|Pop Culture Gadabout|
Thursday, January 15, 2009 |
( 1/15/2009 07:52:00 AM ) Bill S.
McGOOHAN: I was seventeen-going-on-eighteen when The Prisoner debuted on American television: an age where I was just getting primed to the idea that stories could have more than one meaning. Actor/writer Patrick McGoohan's twist-y sci-spy series was just the right vehicle for a geek like yours truly to take this idea further. Though they never used the character's name in the series, you knew the character was John Drake, the hero of the more conventional Danger Man/Secret Agent. I remember watching the series with my father, a big James Bond fan at the time, who wasn't that impressed with the show's free-wheeling finale. Me, I loved it -- even if I didn't really get what the hell was going on in it. Like everybody else, I liked to pretend I knew what it was about.
The Prisoner helped pave the way for more, openly complex teleseries, though, admittedly, it took some time for this idea to take root. As an admirer of the show, I have to admit to feeling no small sense of frustration over the path that McGoohan's career took in the years following. Though skillfully menacing playing the heavy in a variety of movies and teevee series, it was all work-for-hire from a man we knew could do so much more if given more creative control. Still, he was a great villain: his clipped delivery made him an ideal foil for Peter Falk's Columbo, a series on which he did multiple guest turns, also serving as occasional writer and director.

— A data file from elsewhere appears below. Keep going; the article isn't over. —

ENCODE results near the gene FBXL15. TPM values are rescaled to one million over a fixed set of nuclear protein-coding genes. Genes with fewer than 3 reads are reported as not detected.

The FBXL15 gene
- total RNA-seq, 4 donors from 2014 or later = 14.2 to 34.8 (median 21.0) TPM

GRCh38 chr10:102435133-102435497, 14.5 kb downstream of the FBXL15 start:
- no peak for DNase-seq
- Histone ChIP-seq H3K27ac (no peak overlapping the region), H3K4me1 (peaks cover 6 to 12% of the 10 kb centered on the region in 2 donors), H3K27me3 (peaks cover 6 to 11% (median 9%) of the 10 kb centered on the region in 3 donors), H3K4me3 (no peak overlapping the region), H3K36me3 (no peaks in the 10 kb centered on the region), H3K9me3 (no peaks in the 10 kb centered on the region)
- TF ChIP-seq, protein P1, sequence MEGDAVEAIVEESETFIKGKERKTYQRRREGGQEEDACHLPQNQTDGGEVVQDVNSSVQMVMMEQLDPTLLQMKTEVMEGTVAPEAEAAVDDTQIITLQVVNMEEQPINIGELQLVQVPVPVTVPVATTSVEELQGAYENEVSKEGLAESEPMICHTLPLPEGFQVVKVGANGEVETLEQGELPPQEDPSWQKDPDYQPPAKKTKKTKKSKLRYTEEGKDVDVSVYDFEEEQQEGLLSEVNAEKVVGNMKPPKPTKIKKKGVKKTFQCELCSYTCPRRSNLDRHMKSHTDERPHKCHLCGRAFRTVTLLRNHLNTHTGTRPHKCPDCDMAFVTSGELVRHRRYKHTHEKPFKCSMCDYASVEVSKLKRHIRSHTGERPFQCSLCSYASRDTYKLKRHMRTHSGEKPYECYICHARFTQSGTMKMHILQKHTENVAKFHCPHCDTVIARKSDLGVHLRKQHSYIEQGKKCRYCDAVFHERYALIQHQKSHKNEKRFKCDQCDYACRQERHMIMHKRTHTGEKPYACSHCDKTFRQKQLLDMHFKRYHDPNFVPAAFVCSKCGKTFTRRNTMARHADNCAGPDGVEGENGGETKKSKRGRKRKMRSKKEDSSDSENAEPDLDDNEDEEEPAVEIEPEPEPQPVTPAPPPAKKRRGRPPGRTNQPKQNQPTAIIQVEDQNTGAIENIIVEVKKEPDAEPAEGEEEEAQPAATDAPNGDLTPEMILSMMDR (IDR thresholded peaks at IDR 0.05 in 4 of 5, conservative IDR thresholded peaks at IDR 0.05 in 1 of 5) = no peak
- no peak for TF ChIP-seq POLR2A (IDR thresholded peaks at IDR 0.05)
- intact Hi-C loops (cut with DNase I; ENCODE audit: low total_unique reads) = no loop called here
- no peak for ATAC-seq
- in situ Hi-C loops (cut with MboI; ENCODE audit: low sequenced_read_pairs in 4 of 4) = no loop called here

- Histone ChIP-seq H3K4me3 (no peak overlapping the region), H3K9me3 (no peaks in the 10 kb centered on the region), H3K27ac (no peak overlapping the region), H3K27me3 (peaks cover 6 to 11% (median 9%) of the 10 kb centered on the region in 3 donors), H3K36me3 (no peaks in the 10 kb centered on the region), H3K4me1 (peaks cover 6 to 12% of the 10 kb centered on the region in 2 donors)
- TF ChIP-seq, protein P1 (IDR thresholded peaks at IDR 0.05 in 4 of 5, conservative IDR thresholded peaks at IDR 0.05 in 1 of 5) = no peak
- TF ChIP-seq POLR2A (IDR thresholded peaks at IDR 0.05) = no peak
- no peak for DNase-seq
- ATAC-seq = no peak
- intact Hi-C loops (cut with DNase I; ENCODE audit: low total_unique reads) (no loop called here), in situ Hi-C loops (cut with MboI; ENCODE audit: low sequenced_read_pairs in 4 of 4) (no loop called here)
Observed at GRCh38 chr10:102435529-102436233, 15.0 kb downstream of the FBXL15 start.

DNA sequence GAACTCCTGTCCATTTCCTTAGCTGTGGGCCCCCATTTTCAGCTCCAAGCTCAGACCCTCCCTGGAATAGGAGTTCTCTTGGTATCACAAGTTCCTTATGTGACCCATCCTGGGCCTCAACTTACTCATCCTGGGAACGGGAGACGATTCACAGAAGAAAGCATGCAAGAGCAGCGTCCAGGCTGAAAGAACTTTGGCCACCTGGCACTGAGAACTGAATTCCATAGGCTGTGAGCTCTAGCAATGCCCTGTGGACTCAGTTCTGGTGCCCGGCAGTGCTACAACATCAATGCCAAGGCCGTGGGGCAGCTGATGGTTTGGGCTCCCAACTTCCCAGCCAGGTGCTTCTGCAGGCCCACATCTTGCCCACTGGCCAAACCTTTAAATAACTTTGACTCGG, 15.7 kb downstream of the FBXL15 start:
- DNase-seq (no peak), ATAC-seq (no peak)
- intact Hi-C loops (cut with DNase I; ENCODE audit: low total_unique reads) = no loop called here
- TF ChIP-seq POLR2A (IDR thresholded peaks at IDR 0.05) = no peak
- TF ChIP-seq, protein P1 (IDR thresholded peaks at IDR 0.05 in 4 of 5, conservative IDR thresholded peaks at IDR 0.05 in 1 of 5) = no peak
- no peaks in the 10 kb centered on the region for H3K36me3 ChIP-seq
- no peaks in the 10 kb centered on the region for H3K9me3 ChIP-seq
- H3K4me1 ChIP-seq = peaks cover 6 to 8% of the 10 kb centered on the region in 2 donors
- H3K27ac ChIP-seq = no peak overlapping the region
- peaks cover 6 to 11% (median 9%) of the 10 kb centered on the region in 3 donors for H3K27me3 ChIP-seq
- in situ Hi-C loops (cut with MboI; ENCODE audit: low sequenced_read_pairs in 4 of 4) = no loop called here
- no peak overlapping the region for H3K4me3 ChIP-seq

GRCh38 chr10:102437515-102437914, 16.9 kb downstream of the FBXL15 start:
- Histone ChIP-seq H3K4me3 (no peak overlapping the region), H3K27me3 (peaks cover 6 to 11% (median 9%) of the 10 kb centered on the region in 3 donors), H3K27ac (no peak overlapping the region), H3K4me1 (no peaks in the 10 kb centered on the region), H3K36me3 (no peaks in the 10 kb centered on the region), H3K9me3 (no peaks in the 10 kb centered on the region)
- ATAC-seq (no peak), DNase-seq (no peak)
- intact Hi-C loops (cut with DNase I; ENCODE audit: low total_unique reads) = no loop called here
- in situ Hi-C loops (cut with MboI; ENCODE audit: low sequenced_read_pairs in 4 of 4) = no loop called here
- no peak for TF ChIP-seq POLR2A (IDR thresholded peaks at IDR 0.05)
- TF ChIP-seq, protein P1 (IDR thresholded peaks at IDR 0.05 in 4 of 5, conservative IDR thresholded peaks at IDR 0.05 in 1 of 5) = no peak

It was always a pleasure to see him on screen, even in an empty calorie flick like Silver Streak. Each time I saw him, a part of me flashed on the boyish exhilaration I felt the first time watching Number Six struggle to escape the island which may have been nothing more than his mind's creation. R.I.P. John Drake.